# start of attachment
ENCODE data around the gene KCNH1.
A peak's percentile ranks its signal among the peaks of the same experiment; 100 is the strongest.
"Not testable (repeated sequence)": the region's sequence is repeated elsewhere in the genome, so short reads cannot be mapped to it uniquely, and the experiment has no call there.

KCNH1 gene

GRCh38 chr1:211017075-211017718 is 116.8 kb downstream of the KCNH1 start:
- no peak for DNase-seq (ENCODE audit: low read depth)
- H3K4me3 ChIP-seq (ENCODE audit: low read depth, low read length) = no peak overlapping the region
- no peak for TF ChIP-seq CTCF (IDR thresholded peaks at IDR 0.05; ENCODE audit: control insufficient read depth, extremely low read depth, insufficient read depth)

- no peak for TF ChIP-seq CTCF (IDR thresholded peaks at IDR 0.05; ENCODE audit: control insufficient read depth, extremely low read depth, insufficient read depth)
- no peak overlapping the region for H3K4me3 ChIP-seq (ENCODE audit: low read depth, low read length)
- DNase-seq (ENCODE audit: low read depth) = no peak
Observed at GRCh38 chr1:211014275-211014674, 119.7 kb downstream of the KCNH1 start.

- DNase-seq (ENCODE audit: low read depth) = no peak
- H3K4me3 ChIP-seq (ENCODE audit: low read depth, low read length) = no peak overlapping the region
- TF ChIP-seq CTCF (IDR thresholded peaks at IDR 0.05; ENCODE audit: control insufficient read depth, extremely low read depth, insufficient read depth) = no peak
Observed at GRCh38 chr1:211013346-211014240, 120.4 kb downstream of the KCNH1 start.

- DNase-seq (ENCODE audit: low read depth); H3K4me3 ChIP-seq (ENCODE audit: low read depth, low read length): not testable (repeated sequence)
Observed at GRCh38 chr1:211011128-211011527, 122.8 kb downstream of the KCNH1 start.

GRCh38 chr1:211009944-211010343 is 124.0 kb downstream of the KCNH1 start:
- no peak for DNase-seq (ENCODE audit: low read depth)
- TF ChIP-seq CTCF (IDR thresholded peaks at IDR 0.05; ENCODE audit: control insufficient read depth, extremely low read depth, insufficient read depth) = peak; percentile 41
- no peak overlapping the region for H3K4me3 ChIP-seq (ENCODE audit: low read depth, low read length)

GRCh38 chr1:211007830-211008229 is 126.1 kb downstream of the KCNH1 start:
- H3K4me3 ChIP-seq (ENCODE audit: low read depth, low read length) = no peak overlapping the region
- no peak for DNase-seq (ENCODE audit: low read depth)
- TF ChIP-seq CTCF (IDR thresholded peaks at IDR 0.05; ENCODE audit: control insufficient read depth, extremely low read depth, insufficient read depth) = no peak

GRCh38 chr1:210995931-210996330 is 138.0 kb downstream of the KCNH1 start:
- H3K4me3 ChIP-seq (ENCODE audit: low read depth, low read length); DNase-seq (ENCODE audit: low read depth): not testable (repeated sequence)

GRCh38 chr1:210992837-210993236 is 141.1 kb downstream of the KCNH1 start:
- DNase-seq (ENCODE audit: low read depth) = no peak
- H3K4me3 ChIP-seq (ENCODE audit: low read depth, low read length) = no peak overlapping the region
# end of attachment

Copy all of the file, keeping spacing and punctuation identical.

ENCODE data around the gene KCNH1.
A peak's percentile ranks its signal among the peaks of the same experiment; 100 is the strongest.
"Not testable (repeated sequence)": the region's sequence is repeated elsewhere in the genome, so short reads cannot be mapped to it uniquely, and the experiment has no call there.

KCNH1 gene

GRCh38 chr1:211017075-211017718 is 116.8 kb downstream of the KCNH1 start:
- no peak for DNase-seq (ENCODE audit: low read depth)
- H3K4me3 ChIP-seq (ENCODE audit: low read depth, low read length) = no peak overlapping the region
- no peak for TF ChIP-seq CTCF (IDR thresholded peaks at IDR 0.05; ENCODE audit: control insufficient read depth, extremely low read depth, insufficient read depth)

- no peak for TF ChIP-seq CTCF (IDR thresholded peaks at IDR 0.05; ENCODE audit: control insufficient read depth, extremely low read depth, insufficient read depth)
- no peak overlapping the region for H3K4me3 ChIP-seq (ENCODE audit: low read depth, low read length)
- DNase-seq (ENCODE audit: low read depth) = no peak
Observed at GRCh38 chr1:211014275-211014674, 119.7 kb downstream of the KCNH1 start.

- DNase-seq (ENCODE audit: low read depth) = no peak
- H3K4me3 ChIP-seq (ENCODE audit: low read depth, low read length) = no peak overlapping the region
- TF ChIP-seq CTCF (IDR thresholded peaks at IDR 0.05; ENCODE audit: control insufficient read depth, extremely low read depth, insufficient read depth) = no peak
Observed at GRCh38 chr1:211013346-211014240, 120.4 kb downstream of the KCNH1 start.

- DNase-seq (ENCODE audit: low read depth); H3K4me3 ChIP-seq (ENCODE audit: low read depth, low read length): not testable (repeated sequence)
Observed at GRCh38 chr1:211011128-211011527, 122.8 kb downstream of the KCNH1 start.

GRCh38 chr1:211009944-211010343 is 124.0 kb downstream of the KCNH1 start:
- no peak for DNase-seq (ENCODE audit: low read depth)
- TF ChIP-seq CTCF (IDR thresholded peaks at IDR 0.05; ENCODE audit: control insufficient read depth, extremely low read depth, insufficient read depth) = peak; percentile 41
- no peak overlapping the region for H3K4me3 ChIP-seq (ENCODE audit: low read depth, low read length)

GRCh38 chr1:211007830-211008229 is 126.1 kb downstream of the KCNH1 start:
- H3K4me3 ChIP-seq (ENCODE audit: low read depth, low read length) = no peak overlapping the region
- no peak for DNase-seq (ENCODE audit: low read depth)
- TF ChIP-seq CTCF (IDR thresholded peaks at IDR 0.05; ENCODE audit: control insufficient read depth, extremely low read depth, insufficient read depth) = no peak

GRCh38 chr1:210995931-210996330 is 138.0 kb downstream of the KCNH1 start:
- H3K4me3 ChIP-seq (ENCODE audit: low read depth, low read length); DNase-seq (ENCODE audit: low read depth): not testable (repeated sequence)

GRCh38 chr1:210992837-210993236 is 141.1 kb downstream of the KCNH1 start:
- DNase-seq (ENCODE audit: low read depth) = no peak
- H3K4me3 ChIP-seq (ENCODE audit: low read depth, low read length) = no peak overlapping the region